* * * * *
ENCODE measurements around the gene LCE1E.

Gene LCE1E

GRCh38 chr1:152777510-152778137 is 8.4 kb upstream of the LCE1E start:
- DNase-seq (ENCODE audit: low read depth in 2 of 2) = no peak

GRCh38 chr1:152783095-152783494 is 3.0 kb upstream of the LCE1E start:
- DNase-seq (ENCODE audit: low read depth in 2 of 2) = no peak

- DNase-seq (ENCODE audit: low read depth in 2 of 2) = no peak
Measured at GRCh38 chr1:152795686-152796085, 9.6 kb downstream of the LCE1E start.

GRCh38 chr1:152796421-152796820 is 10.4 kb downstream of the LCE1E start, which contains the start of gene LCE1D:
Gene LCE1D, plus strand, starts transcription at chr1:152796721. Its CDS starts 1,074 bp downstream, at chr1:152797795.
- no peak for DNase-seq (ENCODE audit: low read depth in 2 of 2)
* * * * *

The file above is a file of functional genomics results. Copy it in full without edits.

ENCODE measurements around the gene LCE1E.

Gene LCE1E

GRCh38 chr1:152777510-152778137 is 8.4 kb upstream of the LCE1E start:
- DNase-seq (ENCODE audit: low read depth in 2 of 2) = no peak

GRCh38 chr1:152783095-152783494 is 3.0 kb upstream of the LCE1E start:
- DNase-seq (ENCODE audit: low read depth in 2 of 2) = no peak

- DNase-seq (ENCODE audit: low read depth in 2 of 2) = no peak
Measured at GRCh38 chr1:152795686-152796085, 9.6 kb downstream of the LCE1E start.

GRCh38 chr1:152796421-152796820 is 10.4 kb downstream of the LCE1E start, which contains the start of gene LCE1D:
Gene LCE1D, plus strand, starts transcription at chr1:152796721. Its CDS starts 1,074 bp downstream, at chr1:152797795.
- no peak for DNase-seq (ENCODE audit: low read depth in 2 of 2)